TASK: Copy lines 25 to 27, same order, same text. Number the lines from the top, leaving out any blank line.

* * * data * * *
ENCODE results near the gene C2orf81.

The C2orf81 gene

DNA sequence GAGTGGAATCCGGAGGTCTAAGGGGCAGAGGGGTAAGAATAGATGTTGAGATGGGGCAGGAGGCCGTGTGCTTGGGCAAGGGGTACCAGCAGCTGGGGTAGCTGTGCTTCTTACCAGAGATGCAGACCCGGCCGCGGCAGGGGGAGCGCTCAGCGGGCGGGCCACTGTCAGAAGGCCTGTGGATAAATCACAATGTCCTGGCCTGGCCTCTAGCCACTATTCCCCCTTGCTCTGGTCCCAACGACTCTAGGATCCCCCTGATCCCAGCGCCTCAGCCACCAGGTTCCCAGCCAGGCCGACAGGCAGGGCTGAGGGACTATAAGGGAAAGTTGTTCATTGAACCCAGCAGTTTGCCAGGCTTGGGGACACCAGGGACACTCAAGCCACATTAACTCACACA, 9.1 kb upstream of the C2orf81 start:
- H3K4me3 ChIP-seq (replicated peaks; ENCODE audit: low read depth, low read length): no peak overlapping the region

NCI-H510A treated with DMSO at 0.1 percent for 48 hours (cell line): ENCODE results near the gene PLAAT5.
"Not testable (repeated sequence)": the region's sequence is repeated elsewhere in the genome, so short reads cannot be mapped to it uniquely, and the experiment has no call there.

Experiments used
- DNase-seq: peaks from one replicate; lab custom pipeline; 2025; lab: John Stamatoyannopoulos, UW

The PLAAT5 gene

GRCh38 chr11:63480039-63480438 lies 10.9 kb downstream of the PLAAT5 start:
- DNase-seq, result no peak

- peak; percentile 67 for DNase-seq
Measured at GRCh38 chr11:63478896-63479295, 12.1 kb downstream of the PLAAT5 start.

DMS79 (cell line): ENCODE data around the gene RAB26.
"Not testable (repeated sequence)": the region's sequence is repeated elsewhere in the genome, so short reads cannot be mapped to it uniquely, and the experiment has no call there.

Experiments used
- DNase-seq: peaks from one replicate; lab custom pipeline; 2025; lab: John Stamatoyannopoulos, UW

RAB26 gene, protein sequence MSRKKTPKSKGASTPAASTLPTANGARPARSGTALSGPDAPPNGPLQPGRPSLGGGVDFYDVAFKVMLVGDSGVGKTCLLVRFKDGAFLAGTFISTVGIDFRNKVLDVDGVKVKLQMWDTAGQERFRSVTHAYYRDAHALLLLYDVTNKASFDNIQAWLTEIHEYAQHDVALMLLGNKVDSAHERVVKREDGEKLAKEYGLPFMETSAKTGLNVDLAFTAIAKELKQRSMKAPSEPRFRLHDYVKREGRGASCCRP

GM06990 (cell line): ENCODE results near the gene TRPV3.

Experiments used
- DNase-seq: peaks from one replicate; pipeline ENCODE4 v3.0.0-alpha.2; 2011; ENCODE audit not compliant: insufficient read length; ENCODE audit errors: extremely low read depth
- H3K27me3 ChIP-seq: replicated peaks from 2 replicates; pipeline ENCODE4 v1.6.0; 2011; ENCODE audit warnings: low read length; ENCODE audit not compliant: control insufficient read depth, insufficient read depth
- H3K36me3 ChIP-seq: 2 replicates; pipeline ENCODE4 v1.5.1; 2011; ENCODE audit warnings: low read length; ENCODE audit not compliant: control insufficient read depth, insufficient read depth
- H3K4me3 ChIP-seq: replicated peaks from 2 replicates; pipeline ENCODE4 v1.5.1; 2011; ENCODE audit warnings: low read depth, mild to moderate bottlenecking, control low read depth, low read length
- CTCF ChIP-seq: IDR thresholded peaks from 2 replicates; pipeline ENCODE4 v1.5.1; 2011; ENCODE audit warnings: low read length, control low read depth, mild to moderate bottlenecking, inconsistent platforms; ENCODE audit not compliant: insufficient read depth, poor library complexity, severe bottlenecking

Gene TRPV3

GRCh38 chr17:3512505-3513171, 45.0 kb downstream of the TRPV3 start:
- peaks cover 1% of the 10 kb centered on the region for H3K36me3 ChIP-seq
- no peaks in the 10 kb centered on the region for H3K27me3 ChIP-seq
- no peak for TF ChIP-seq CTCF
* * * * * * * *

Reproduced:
- CTCF ChIP-seq: IDR thresholded peaks from 2 replicates; pipeline ENCODE4 v1.5.1; 2011; ENCODE audit warnings: low read length, control low read depth, mild to moderate bottlenecking, inconsistent platforms; ENCODE audit not compliant: insufficient read depth, poor library complexity, severe bottlenecking

Gene TRPV3

GRCh38 chr17:3512505-3513171, 45.0 kb downstream of the TRPV3 start: